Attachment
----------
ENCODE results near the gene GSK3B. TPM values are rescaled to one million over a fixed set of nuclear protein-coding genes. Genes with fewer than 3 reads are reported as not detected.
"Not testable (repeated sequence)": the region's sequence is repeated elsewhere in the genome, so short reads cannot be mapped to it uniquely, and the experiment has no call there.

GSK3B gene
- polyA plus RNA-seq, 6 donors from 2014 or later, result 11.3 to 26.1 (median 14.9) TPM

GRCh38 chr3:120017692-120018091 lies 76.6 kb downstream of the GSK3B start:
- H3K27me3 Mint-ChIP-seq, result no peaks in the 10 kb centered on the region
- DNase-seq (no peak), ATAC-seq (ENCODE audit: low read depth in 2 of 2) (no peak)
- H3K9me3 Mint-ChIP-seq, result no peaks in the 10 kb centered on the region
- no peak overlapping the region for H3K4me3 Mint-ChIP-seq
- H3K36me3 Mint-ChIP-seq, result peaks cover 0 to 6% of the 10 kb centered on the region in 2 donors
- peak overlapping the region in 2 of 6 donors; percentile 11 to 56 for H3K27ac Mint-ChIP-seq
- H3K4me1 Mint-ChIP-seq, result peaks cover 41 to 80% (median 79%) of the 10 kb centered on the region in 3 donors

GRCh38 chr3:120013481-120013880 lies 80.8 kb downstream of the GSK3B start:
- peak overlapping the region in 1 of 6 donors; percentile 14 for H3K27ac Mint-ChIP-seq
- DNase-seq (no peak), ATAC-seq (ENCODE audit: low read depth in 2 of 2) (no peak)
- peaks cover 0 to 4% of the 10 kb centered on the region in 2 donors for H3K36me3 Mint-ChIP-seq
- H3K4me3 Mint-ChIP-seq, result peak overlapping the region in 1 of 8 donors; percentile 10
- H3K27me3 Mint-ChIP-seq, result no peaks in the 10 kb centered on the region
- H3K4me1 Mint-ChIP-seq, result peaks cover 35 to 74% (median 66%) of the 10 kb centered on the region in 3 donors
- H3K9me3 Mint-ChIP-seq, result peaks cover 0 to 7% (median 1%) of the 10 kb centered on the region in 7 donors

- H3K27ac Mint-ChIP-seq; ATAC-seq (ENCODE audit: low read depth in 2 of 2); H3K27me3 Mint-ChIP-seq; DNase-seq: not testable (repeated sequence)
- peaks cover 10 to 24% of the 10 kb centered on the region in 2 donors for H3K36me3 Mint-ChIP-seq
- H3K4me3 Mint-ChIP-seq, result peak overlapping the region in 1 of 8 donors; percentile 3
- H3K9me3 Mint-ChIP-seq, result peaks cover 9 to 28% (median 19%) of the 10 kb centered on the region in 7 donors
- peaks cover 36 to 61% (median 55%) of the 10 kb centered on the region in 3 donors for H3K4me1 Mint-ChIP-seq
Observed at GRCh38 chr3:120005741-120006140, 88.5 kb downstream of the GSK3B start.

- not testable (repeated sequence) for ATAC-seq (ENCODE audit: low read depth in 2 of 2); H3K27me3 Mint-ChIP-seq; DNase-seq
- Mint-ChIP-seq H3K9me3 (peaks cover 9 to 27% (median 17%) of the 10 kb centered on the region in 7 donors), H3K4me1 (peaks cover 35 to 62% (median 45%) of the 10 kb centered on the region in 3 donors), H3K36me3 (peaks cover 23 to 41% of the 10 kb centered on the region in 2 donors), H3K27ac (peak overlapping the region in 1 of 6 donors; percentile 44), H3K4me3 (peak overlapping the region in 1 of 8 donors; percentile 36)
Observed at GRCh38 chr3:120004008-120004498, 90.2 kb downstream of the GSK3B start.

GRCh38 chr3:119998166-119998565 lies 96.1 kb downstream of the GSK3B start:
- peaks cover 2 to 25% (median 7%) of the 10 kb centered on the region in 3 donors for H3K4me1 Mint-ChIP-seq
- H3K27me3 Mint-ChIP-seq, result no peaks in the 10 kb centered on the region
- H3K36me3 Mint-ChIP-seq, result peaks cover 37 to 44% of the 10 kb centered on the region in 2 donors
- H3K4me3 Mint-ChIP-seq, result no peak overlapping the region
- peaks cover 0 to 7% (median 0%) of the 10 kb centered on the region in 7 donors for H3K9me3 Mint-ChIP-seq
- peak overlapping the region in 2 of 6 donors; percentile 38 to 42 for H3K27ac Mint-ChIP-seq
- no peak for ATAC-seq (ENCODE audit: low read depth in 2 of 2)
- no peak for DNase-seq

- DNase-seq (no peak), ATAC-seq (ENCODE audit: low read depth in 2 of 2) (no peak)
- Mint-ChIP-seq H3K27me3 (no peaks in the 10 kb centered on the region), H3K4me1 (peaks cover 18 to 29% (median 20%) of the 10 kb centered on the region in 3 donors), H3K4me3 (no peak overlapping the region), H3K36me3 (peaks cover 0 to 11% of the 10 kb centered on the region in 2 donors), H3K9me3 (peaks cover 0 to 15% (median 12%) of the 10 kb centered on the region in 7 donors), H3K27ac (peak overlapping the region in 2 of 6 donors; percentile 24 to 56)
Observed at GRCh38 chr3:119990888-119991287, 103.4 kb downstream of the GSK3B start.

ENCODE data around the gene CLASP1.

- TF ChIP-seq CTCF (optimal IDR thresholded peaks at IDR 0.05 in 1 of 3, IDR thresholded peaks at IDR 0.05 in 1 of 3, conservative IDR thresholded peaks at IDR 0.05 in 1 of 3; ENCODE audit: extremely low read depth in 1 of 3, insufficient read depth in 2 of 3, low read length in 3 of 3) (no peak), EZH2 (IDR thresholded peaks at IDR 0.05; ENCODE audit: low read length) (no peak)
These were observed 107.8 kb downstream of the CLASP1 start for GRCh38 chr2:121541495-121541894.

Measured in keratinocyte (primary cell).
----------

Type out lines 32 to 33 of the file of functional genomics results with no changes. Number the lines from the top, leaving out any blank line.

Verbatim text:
- H3K27me3 Mint-ChIP-seq, result no peaks in the 10 kb centered on the region
- H3K36me3 Mint-ChIP-seq, result peaks cover 37 to 44% of the 10 kb centered on the region in 2 donors